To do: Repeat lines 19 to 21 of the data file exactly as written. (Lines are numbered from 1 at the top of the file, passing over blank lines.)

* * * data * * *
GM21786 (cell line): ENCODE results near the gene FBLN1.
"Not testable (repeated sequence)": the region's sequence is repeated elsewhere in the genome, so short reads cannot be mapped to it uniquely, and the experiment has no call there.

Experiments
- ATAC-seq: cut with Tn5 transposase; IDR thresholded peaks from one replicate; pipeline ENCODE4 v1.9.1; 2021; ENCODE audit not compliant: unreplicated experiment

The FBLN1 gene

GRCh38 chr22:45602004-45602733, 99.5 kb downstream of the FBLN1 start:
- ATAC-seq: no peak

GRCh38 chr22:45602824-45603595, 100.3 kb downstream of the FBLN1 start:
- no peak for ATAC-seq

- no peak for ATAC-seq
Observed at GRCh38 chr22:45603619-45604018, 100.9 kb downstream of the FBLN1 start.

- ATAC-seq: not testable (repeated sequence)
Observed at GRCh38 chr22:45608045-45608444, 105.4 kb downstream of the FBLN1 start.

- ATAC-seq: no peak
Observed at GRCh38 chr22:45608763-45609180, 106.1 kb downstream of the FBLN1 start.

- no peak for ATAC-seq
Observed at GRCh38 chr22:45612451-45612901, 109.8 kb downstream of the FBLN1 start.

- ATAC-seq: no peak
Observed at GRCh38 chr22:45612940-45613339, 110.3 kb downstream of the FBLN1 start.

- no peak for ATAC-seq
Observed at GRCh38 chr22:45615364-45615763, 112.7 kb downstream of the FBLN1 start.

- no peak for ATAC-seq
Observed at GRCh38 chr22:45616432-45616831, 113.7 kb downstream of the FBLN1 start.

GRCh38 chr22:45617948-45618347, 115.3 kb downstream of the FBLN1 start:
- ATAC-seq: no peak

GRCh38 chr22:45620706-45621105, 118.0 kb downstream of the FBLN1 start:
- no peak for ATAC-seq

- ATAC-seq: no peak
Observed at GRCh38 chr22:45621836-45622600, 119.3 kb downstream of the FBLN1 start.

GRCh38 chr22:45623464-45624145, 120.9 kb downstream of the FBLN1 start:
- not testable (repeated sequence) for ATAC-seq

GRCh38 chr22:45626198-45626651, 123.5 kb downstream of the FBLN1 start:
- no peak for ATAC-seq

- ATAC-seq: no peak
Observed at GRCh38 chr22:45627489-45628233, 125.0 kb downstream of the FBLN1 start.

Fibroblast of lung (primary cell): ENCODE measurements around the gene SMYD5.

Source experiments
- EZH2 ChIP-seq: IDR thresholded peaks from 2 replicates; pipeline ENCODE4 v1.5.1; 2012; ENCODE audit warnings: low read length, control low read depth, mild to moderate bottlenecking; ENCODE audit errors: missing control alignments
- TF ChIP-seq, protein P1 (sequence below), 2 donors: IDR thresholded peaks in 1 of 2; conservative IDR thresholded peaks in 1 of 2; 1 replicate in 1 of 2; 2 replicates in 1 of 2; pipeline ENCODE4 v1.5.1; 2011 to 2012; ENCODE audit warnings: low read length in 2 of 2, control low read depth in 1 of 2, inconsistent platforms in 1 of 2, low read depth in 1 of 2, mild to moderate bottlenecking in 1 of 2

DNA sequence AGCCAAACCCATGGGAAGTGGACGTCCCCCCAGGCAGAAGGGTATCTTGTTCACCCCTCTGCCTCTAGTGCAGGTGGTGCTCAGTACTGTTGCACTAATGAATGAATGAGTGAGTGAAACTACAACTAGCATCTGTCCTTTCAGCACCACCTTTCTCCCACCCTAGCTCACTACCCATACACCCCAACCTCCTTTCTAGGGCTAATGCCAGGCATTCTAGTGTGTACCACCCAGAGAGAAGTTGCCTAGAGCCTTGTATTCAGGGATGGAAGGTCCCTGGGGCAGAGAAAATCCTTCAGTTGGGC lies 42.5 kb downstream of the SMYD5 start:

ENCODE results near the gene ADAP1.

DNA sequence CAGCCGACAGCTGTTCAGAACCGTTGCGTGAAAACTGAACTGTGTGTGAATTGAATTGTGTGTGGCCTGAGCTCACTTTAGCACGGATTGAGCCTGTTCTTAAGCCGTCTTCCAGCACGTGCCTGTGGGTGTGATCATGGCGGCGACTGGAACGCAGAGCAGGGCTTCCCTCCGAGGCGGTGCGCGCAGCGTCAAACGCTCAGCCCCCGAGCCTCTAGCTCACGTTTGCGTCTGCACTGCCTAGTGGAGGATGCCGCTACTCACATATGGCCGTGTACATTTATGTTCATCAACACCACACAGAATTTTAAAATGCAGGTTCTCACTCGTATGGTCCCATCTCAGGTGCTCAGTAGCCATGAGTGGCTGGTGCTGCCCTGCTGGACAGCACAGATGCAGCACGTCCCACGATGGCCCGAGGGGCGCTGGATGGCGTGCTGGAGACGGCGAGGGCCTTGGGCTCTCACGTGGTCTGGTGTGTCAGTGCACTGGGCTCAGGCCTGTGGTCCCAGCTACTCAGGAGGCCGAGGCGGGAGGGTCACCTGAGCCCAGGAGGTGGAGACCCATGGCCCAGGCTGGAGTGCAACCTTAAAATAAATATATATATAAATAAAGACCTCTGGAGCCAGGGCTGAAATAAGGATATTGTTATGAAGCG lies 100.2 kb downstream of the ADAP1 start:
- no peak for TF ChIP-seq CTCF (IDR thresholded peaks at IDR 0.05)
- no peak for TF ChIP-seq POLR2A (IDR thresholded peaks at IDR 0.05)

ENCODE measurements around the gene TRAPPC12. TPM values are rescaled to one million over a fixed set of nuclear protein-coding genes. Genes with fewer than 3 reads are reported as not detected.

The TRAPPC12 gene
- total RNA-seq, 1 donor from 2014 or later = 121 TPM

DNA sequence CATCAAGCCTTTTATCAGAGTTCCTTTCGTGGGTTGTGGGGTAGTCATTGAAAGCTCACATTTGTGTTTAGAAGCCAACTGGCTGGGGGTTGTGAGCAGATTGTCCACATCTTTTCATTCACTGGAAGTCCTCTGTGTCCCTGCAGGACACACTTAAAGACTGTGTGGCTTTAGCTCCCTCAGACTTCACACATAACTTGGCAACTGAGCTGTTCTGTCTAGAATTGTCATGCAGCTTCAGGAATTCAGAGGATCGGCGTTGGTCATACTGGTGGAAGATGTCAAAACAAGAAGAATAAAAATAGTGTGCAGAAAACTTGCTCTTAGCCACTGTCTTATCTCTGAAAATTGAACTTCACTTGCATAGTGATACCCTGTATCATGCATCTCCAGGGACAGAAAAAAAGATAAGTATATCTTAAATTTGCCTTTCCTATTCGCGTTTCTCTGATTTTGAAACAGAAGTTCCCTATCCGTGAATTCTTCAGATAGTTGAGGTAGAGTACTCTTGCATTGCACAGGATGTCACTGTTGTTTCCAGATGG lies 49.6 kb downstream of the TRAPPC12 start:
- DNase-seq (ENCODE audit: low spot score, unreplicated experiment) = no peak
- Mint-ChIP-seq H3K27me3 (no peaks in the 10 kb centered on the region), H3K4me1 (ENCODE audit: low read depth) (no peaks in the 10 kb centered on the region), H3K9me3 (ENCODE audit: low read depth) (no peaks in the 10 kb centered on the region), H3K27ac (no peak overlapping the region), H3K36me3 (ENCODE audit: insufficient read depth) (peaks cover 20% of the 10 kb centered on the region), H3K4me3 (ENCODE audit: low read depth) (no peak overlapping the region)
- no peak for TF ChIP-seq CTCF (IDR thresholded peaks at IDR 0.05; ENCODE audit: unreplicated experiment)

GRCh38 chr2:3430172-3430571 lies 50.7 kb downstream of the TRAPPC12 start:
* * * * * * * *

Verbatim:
Observed at GRCh38 chr22:45612940-45613339, 110.3 kb downstream of the FBLN1 start.

- no peak for ATAC-seq
Observed at GRCh38 chr22:45615364-45615763, 112.7 kb downstream of the FBLN1 start.